-- Sen. Jay Rockefeller (D, WV), Oct 10, 2002

"He has systematically violated, over the course of the past 11 years, every significant UN resolution that has demanded that he disarm and destroy his chemical and biological weapons, and any nuclear capacity. This he has refused to do"
-- Rep. Henry Waxman (D, CA), Oct. 10, 2002

[Edited on 29-5-2012 by Vogelzang]
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[*] posted on 29-5-2012 at 16:31


Yep, If you're a politician, except for a few examples, then you are part of the problem with this country. I keep waiting for the western Canary island to do it's thing. Then maybe we can hit the reset button.
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[*] posted on 29-5-2012 at 22:49


@ hiperion42

Regarding Matt Simmons discourse here _
www.youtube.com/watch?v=u8BJUWKZKHM

The amount of oil remaining in depleted wells is at least equal to what has been
produced worldwide since 1850. It is not cheaply recoverable with applications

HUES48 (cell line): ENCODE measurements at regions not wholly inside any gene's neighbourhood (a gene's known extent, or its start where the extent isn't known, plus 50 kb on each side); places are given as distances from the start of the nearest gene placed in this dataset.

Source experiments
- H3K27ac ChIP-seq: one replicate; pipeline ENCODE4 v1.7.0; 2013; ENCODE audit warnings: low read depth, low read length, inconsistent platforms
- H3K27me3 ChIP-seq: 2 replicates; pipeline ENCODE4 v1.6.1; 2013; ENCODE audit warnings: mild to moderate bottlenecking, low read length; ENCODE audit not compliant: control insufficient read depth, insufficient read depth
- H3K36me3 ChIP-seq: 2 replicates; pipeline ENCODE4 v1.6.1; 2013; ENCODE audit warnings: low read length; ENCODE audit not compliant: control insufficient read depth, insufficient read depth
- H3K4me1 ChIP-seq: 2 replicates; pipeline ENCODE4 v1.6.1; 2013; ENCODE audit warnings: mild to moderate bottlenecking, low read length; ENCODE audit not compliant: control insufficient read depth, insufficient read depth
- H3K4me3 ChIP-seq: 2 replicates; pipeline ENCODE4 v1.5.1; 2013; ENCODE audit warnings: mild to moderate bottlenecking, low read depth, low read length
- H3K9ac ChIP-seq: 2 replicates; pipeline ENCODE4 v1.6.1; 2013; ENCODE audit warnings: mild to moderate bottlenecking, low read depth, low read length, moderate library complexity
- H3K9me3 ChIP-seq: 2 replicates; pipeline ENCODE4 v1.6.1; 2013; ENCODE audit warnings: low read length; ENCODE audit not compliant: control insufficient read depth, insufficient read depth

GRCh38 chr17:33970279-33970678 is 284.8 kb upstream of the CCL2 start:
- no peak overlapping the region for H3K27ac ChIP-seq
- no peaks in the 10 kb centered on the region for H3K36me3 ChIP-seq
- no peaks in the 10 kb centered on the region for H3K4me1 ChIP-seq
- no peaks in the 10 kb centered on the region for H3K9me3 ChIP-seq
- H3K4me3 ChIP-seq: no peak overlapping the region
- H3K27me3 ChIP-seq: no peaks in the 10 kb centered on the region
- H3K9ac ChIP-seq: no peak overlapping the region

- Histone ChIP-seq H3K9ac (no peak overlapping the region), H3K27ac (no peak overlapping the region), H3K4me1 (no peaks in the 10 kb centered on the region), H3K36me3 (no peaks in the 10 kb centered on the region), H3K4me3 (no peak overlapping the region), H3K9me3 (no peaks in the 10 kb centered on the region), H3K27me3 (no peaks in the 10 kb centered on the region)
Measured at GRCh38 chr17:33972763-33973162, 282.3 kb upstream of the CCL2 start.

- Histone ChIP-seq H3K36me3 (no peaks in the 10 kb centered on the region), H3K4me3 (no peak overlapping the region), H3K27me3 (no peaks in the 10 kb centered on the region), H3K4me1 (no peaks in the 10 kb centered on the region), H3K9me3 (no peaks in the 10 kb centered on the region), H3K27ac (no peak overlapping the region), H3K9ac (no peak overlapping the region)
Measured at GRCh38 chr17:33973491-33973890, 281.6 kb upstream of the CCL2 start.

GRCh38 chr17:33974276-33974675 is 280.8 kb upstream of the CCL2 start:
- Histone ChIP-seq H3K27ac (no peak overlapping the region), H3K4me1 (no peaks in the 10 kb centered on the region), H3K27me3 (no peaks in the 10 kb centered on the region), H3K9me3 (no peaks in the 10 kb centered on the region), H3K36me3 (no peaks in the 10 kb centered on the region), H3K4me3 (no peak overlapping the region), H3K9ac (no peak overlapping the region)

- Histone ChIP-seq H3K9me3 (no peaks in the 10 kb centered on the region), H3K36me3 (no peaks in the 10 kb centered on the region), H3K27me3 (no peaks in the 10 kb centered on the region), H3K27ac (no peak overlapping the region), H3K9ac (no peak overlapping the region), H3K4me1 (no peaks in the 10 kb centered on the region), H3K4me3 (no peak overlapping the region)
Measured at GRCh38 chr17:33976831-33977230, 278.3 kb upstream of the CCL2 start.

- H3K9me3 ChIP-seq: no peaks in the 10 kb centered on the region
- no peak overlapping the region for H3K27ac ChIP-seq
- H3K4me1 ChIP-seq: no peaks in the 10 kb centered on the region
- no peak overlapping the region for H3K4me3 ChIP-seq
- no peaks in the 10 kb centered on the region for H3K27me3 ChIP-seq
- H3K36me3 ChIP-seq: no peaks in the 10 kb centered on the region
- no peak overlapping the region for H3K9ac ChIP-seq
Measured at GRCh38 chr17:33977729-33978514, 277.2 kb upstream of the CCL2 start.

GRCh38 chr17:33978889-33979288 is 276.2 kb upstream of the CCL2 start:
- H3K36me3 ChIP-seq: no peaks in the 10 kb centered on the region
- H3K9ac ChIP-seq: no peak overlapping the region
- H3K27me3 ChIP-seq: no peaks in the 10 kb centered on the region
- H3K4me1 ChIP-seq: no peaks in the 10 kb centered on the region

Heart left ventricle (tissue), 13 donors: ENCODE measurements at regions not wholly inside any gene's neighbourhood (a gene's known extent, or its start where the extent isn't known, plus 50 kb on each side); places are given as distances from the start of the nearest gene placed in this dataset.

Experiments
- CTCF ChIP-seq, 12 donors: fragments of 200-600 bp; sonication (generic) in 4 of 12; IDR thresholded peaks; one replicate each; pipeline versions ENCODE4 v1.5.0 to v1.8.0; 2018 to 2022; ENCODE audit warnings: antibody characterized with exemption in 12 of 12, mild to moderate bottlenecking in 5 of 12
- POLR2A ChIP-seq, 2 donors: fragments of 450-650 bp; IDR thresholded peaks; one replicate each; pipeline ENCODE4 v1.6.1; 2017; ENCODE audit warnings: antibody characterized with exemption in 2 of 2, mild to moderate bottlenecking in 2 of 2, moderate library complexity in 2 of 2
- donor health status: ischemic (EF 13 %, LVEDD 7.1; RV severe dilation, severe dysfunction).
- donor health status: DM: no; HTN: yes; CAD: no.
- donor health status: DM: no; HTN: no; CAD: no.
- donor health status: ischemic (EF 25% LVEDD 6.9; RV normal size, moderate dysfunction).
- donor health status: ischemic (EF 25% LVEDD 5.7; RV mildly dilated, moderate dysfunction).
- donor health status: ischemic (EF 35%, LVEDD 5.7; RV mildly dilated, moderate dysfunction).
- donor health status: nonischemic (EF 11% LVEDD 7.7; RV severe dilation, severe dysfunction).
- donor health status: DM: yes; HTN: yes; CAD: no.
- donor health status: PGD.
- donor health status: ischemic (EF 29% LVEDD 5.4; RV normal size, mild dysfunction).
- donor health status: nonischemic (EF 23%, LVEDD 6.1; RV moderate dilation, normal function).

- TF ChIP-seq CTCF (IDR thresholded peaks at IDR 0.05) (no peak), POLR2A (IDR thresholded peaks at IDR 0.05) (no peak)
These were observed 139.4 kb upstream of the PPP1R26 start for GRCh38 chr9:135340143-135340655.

now available for it's continued production and so these are just abandoned
until such time that necessity and profit incentive prevails.

The speaker's comment that Iran's production has gone down from a high of
6 million to 3 million barrels per day , casually omits the fact of a concerted
effort by some western powers to restrict availability of materials necessary
for rebuilding their decaying industrial infrastructure which is the sole cause.
This I liken to auto-erotic strangulation , gratifying as it be it is no less perverted.

The truth of petroleum is that those who talk knowingly of it don't know in fact
what they claim , and those that have a very good idea don't ever say it.

__________________________

" Iraq war leaves 100 000's death.
Just to provide some back lighting to your comment."

To put this in it's proper context , as with the example of Iran , after two wars
in Iraq the destruction of it's petroleum infrastructure has reduced it's production
to a fraction of what it had been under Sadam Hussein. As by Shakespeare's
Hamlet , " The lady doth protest too much, methinks."

.
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[*] posted on 30-5-2012 at 08:52


Quote: Originally posted by franklyn  
@ hiperion42